Pitchfork Media, the company behind the music site that all my cool friends used to read (I use the past tense because, like me, my friends have gotten old and uncool), just launched a new property — The Dissolve, a site that’s all about movies.
When I loaded up The Dissolve earlier today, my first feeling was one of familiarity. That’s usually not something you want in a new property, but in this case, it was good thing — I was happy to see the bylines of several writers I used to read at one of my favorite arts and entertainment sites, The A.V. Club. The Dissolve was founded by Keith Phipps, who previously edited The A.V. Club, its editor Scott Tobias was film editor at The A.V. Club, and yes, Phipps appears to have done a good job of bringing several of the writers from his old gig over to the new one.
Phipps told me that he started dreaming up The Dissolve after his departure from The A.V. Club in December. As he tried to figure out what he was going to do next, Phipps realized that what he was most excited about was “getting back into film” — movies are a big part of the coverage at The A.V. Club, but they’re mixed in with TV, music, and more. The Dissolve is aiming to be all movies, all the time.
Not that the Internet is exactly lacking when it comes to movie sites. Phipps said he thinks are “tons of great film websites” out there, but he had his own vision for “kind of a place to hang out and read about and talk about movies.” He noted that for many sites, there’s a bit of a “hype cycle,” where they’ll post every trailer and every piece of news or speculation about a big movie, but once it’s actually out in theaters, the discussion dies off.
“We’re not going to be out of the game entirely,” Phipps acknowledged, but he said he wants to dial the hype down a bit and mix things like posting trailers with in-depth discussions of movies old and new.
One example of that approach is a series called the Movie of the Week, where, as the name implies, The Dissolve will run a number of pieces throughout the week discussing different aspects of a single film. And it doesn’t look like these are going to be the latest blockbusters — the first selection is Repo Man, the second will be Zelig. You can read about some of the other planned features in Phipps’ “user’s guide.”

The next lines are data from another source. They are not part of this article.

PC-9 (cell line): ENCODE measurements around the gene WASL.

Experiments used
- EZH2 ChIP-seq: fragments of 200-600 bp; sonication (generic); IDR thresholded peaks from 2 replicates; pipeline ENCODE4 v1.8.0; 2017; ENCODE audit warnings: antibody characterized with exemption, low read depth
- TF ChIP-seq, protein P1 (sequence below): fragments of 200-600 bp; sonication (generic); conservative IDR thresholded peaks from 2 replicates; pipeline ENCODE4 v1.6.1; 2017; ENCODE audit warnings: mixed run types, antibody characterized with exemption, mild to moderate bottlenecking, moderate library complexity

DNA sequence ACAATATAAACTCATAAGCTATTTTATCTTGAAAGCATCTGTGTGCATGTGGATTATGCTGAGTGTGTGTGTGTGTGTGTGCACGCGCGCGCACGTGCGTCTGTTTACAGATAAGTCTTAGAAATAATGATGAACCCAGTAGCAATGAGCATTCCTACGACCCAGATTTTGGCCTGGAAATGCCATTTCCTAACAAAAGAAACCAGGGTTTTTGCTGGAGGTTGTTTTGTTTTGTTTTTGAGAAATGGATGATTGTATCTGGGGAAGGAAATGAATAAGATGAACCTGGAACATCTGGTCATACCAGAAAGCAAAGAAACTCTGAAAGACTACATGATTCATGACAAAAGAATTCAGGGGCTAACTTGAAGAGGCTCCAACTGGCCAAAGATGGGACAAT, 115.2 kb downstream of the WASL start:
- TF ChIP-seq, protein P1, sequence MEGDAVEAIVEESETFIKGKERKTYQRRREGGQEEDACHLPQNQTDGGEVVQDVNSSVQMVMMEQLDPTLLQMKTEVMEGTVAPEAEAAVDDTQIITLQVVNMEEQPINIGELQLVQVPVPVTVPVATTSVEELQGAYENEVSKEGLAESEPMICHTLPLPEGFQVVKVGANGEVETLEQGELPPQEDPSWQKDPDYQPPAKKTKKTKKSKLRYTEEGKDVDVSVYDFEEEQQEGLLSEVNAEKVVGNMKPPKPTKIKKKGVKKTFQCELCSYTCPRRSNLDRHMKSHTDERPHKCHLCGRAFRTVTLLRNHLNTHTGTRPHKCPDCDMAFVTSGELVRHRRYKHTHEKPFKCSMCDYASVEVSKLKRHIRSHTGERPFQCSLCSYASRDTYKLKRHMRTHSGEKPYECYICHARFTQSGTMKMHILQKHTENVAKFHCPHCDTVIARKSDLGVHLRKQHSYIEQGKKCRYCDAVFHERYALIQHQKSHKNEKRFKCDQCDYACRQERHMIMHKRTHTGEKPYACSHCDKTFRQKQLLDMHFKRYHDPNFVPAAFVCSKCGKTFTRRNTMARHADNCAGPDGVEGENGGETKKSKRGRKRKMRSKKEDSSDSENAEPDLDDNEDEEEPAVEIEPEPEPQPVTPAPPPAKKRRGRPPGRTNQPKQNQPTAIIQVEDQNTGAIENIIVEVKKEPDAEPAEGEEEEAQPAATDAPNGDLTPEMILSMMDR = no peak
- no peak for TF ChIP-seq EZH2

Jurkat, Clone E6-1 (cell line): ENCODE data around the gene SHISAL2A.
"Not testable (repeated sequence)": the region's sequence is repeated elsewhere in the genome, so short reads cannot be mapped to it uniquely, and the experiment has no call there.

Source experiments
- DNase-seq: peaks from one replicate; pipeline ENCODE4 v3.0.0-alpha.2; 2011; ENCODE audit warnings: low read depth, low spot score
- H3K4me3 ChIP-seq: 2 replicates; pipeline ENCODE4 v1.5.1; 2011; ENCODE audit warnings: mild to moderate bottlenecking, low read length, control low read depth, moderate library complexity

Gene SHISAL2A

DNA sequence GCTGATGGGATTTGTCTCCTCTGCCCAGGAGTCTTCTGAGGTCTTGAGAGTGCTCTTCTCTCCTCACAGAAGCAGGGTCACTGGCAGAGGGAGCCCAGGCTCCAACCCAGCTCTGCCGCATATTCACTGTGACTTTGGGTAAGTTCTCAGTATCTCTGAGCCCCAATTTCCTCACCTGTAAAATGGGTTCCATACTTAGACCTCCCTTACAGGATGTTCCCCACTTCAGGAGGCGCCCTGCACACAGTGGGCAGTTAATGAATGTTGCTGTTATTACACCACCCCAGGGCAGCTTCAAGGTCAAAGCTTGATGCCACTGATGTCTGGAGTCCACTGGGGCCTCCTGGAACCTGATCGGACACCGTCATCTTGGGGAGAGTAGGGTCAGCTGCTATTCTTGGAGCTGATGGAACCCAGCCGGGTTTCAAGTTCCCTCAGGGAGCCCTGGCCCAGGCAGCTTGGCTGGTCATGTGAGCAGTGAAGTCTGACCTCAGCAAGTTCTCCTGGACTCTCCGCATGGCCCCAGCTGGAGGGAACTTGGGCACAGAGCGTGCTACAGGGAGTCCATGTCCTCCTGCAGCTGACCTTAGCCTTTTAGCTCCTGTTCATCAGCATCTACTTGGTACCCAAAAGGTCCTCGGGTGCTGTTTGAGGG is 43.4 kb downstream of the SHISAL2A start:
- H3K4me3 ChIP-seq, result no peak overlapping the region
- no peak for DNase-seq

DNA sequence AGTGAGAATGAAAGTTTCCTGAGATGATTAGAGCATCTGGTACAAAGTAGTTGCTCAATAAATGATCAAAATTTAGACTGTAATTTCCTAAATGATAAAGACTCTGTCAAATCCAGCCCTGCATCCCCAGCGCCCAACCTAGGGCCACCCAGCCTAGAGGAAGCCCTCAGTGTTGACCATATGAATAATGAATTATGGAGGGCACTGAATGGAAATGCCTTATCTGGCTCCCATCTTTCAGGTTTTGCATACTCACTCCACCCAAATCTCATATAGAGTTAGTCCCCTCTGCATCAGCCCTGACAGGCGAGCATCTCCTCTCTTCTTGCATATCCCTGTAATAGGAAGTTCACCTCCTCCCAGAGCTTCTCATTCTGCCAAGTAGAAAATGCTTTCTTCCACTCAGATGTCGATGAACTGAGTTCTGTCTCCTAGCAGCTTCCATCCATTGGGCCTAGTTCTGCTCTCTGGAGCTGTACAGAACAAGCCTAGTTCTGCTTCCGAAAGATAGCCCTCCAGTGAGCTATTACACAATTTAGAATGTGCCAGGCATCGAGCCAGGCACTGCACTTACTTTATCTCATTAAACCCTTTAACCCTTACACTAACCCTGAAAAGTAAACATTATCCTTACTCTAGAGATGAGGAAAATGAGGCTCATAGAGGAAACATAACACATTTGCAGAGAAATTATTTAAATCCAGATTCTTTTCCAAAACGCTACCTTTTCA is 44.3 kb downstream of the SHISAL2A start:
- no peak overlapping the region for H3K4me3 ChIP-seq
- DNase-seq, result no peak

As for building a community, The Dissolve hasn’t done anything too novel on the tech side. it comments on stories, of course, and it also has what Phipps called “a very informal partnership” with movie rating service Letterboxd. Phipps added the he’s open to exploring other services that could be added, but he isn’t interested in building a separate forum or social network: “There are enough of those already.”
But given the proliferation of online film criticism, much of it done for free, isn’t the news- and aggregation-based model the one that makes economic sense? Phipps said that to a large extent, he lets other folks to handle the business side — though in the initial stages he did have to convince Pitchfork, particularly Pitchfork President Chris Kaskie, that The Dissolve could be a moneymaking proposition.
More broadly, Phipps quoted his aforementioned editor Scott Tobias and suggested that there’s “a real estate bubble when it comes to pageviews in film.” He said he’s discouraged when he sees “variations on the same story aggregated on linked to on every site” and that an approach that values pageviews and nothing else is “disastrous for creativity.”
“I hope we’ll build a quality audience that our advertisers think is worth reaching, rather than just going for the numbers,” Phipps said.